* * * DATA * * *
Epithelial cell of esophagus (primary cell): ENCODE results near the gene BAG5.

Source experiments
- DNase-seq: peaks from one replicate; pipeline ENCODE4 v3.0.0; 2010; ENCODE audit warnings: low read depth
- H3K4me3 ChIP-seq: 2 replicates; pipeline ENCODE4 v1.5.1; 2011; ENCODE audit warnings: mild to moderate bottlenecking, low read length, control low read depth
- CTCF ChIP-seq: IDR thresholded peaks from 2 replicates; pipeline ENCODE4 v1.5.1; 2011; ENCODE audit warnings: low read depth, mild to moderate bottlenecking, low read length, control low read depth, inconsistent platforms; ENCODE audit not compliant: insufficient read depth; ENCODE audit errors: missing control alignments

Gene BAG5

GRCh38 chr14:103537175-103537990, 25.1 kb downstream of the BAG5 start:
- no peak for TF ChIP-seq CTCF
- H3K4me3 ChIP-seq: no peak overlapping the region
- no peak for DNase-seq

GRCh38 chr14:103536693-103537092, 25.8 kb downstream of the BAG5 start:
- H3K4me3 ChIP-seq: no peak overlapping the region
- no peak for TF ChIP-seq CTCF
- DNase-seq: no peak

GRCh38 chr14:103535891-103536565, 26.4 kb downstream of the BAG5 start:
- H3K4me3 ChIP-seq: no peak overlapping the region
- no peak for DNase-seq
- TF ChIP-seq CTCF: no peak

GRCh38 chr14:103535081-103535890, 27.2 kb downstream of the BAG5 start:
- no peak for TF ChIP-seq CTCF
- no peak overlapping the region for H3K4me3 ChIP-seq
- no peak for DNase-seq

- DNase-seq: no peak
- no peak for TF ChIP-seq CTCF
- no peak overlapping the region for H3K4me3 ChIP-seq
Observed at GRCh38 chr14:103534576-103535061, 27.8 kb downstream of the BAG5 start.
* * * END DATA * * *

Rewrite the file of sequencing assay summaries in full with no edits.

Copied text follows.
Epithelial cell of esophagus (primary cell): ENCODE results near the gene BAG5.

Source experiments
- DNase-seq: peaks from one replicate; pipeline ENCODE4 v3.0.0; 2010; ENCODE audit warnings: low read depth
- H3K4me3 ChIP-seq: 2 replicates; pipeline ENCODE4 v1.5.1; 2011; ENCODE audit warnings: mild to moderate bottlenecking, low read length, control low read depth
- CTCF ChIP-seq: IDR thresholded peaks from 2 replicates; pipeline ENCODE4 v1.5.1; 2011; ENCODE audit warnings: low read depth, mild to moderate bottlenecking, low read length, control low read depth, inconsistent platforms; ENCODE audit not compliant: insufficient read depth; ENCODE audit errors: missing control alignments

Gene BAG5

GRCh38 chr14:103537175-103537990, 25.1 kb downstream of the BAG5 start:
- no peak for TF ChIP-seq CTCF
- H3K4me3 ChIP-seq: no peak overlapping the region
- no peak for DNase-seq

GRCh38 chr14:103536693-103537092, 25.8 kb downstream of the BAG5 start:
- H3K4me3 ChIP-seq: no peak overlapping the region
- no peak for TF ChIP-seq CTCF
- DNase-seq: no peak

GRCh38 chr14:103535891-103536565, 26.4 kb downstream of the BAG5 start:
- H3K4me3 ChIP-seq: no peak overlapping the region
- no peak for DNase-seq
- TF ChIP-seq CTCF: no peak

GRCh38 chr14:103535081-103535890, 27.2 kb downstream of the BAG5 start:
- no peak for TF ChIP-seq CTCF
- no peak overlapping the region for H3K4me3 ChIP-seq
- no peak for DNase-seq

- DNase-seq: no peak
- no peak for TF ChIP-seq CTCF
- no peak overlapping the region for H3K4me3 ChIP-seq
Observed at GRCh38 chr14:103534576-103535061, 27.8 kb downstream of the BAG5 start.